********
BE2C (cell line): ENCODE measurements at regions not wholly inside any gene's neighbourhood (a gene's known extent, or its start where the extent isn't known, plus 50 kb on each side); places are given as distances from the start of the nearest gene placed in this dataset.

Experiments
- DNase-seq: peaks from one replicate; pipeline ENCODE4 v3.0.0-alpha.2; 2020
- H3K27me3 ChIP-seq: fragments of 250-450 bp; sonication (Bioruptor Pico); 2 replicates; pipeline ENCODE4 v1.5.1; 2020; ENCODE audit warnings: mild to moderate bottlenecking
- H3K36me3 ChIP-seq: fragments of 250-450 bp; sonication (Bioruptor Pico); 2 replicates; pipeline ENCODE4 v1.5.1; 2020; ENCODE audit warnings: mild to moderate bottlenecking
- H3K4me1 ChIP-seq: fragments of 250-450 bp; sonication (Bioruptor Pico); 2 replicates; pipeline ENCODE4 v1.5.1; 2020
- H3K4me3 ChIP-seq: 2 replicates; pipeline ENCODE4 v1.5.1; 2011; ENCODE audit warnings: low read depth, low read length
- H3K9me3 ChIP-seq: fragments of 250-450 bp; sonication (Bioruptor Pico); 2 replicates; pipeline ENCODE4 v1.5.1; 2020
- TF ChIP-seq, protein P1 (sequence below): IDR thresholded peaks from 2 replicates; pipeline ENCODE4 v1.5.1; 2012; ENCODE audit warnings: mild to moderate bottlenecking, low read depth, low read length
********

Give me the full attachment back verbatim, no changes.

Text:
BE2C (cell line): ENCODE measurements at regions not wholly inside any gene's neighbourhood (a gene's known extent, or its start where the extent isn't known, plus 50 kb on each side); places are given as distances from the start of the nearest gene placed in this dataset.

Experiments
- DNase-seq: peaks from one replicate; pipeline ENCODE4 v3.0.0-alpha.2; 2020
- H3K27me3 ChIP-seq: fragments of 250-450 bp; sonication (Bioruptor Pico); 2 replicates; pipeline ENCODE4 v1.5.1; 2020; ENCODE audit warnings: mild to moderate bottlenecking
- H3K36me3 ChIP-seq: fragments of 250-450 bp; sonication (Bioruptor Pico); 2 replicates; pipeline ENCODE4 v1.5.1; 2020; ENCODE audit warnings: mild to moderate bottlenecking
- H3K4me1 ChIP-seq: fragments of 250-450 bp; sonication (Bioruptor Pico); 2 replicates; pipeline ENCODE4 v1.5.1; 2020
- H3K4me3 ChIP-seq: 2 replicates; pipeline ENCODE4 v1.5.1; 2011; ENCODE audit warnings: low read depth, low read length
- H3K9me3 ChIP-seq: fragments of 250-450 bp; sonication (Bioruptor Pico); 2 replicates; pipeline ENCODE4 v1.5.1; 2020
- TF ChIP-seq, protein P1 (sequence below): IDR thresholded peaks from 2 replicates; pipeline ENCODE4 v1.5.1; 2012; ENCODE audit warnings: mild to moderate bottlenecking, low read depth, low read length